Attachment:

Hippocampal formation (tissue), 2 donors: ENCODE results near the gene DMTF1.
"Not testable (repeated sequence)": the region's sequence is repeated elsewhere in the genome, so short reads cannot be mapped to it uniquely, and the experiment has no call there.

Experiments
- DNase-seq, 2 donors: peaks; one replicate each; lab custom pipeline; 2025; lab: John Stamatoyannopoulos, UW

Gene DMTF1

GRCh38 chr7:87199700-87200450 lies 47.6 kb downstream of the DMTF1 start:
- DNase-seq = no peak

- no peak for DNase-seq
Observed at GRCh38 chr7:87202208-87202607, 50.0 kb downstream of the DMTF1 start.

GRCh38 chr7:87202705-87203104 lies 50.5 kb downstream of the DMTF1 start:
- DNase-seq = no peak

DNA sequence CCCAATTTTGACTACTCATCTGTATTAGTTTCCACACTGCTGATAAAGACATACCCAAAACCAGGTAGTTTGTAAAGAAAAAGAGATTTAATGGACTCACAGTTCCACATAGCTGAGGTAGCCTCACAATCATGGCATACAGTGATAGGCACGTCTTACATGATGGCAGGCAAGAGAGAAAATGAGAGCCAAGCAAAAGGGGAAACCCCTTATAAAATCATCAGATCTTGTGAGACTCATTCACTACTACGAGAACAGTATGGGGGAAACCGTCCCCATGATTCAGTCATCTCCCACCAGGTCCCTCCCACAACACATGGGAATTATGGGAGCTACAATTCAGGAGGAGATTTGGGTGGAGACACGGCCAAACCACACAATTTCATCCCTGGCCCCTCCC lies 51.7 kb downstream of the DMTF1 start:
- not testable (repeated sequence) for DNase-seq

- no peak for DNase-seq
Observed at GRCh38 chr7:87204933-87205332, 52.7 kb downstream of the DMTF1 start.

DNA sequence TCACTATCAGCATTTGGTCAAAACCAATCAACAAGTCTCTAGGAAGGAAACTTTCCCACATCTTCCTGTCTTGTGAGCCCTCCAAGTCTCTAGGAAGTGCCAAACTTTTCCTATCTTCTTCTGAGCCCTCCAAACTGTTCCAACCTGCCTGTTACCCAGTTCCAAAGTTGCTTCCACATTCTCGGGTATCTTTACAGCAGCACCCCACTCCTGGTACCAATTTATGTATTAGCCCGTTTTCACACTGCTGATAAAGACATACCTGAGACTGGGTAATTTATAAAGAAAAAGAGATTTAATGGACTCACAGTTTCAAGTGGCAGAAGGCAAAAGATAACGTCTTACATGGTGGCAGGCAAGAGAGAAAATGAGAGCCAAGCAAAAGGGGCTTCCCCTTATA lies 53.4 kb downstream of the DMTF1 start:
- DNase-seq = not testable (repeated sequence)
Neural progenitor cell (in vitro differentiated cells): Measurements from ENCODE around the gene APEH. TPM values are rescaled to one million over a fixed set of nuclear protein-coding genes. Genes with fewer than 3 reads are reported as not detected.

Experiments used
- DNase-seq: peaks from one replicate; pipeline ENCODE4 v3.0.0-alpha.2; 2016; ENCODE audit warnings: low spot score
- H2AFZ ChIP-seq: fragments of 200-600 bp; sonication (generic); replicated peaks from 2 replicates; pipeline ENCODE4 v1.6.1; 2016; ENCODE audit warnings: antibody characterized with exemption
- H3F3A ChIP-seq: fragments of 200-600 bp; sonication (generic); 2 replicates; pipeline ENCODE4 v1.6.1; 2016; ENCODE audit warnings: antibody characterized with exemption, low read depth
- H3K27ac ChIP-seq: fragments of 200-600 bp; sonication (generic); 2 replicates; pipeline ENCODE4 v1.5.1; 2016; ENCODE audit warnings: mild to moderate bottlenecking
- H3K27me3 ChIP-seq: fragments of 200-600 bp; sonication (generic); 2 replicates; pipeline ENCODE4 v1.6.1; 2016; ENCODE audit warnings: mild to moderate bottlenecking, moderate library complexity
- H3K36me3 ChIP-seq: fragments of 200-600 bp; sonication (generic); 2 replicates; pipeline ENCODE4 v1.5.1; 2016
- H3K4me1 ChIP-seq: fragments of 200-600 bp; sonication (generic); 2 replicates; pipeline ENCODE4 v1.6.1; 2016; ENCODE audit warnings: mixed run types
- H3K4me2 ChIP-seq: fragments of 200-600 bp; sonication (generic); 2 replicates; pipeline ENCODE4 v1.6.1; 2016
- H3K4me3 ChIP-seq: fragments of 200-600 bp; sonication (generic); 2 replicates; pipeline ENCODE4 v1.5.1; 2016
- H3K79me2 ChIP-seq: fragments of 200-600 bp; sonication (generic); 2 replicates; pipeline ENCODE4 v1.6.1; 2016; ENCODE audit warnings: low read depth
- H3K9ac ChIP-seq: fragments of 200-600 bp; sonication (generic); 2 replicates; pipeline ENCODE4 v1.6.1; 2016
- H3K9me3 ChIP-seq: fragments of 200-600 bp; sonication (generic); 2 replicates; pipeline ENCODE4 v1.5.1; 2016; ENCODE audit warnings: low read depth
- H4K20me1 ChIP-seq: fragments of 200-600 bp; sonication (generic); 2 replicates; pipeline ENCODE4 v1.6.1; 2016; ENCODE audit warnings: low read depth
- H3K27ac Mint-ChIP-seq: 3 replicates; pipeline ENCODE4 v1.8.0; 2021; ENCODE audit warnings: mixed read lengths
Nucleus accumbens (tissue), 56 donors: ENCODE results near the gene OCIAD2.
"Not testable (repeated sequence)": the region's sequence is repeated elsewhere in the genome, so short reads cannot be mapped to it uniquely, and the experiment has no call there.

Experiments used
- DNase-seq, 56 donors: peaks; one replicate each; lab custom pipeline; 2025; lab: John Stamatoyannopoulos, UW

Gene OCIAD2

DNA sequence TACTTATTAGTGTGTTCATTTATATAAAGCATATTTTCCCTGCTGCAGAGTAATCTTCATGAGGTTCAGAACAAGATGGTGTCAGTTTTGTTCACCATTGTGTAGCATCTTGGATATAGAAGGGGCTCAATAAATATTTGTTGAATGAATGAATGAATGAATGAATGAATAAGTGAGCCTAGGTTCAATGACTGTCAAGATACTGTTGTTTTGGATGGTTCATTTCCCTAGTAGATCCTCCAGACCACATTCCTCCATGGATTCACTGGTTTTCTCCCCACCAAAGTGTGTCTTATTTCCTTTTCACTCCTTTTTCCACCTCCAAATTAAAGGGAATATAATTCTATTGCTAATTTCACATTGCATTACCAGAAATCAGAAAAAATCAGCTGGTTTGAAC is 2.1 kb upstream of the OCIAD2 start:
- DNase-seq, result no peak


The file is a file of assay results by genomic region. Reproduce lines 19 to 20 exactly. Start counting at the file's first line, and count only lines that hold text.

Experiments used
- DNase-seq: peaks from one replicate; pipeline ENCODE4 v3.0.0-alpha.2; 2016; ENCODE audit warnings: low spot score